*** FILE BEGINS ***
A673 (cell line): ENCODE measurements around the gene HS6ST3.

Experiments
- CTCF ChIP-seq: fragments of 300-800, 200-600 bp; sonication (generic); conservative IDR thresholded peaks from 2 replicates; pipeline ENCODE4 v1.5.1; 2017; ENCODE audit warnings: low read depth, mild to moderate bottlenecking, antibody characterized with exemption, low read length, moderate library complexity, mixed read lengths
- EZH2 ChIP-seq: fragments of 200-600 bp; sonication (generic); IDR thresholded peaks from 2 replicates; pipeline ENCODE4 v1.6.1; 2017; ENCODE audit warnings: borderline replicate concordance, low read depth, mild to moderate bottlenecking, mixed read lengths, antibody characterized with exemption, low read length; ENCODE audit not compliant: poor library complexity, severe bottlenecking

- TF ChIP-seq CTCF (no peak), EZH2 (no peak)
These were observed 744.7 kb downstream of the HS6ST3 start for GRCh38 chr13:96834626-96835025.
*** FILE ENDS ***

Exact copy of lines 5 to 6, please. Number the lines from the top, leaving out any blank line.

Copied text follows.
- TF ChIP-seq CTCF (no peak), EZH2 (no peak)
These were observed 744.7 kb downstream of the HS6ST3 start for GRCh38 chr13:96834626-96835025.